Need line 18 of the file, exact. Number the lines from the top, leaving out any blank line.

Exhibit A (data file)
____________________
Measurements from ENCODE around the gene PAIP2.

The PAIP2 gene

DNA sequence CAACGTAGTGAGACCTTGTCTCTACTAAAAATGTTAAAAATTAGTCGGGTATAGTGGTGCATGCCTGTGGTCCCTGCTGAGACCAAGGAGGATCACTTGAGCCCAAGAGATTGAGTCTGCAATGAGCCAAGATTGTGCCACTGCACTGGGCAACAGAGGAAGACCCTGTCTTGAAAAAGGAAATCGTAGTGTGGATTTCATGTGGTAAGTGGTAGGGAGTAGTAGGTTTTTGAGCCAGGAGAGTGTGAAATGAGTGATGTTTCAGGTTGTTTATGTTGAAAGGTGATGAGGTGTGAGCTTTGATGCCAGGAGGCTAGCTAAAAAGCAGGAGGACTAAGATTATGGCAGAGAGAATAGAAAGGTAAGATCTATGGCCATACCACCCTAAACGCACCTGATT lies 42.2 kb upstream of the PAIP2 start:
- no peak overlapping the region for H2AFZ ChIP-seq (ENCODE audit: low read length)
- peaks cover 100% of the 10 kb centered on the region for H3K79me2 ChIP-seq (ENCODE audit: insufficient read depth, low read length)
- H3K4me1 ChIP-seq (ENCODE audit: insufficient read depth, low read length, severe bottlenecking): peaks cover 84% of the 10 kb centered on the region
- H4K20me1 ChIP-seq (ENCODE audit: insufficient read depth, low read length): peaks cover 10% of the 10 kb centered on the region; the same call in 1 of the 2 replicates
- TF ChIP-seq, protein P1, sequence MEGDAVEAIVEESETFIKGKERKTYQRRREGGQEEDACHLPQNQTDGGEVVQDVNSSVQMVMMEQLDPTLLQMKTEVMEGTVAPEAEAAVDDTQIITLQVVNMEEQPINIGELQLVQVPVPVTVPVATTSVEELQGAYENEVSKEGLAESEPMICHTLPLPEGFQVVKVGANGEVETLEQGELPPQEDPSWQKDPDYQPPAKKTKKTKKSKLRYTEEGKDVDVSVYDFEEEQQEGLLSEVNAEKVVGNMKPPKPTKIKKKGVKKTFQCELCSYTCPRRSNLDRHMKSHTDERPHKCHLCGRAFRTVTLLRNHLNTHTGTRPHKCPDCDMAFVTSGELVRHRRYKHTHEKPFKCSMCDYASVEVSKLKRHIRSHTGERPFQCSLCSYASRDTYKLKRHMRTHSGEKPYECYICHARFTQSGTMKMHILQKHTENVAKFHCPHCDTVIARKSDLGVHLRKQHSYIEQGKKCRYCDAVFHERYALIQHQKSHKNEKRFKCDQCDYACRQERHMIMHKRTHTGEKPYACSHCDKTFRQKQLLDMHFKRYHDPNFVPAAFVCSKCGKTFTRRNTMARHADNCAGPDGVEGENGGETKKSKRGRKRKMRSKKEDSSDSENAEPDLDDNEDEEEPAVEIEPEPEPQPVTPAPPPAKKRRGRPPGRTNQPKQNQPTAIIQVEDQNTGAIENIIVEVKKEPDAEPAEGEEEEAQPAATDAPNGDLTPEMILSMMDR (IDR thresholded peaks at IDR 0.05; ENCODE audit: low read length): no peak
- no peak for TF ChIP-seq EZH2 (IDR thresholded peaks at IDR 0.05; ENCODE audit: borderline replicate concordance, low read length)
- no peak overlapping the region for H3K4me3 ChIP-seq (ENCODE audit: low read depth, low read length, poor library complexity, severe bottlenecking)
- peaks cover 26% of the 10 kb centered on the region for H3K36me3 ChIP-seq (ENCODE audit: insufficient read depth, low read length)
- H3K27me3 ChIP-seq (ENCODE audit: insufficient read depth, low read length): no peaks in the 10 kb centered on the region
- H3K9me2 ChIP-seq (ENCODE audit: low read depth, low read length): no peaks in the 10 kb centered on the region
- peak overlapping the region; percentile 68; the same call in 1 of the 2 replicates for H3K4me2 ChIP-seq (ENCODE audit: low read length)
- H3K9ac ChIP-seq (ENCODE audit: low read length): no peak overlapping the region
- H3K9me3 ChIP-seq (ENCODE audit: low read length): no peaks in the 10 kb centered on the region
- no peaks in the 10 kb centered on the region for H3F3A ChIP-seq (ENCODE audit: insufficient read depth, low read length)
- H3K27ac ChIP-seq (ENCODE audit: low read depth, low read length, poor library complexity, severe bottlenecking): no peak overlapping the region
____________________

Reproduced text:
- H3K27ac ChIP-seq (ENCODE audit: low read depth, low read length, poor library complexity, severe bottlenecking): no peak overlapping the region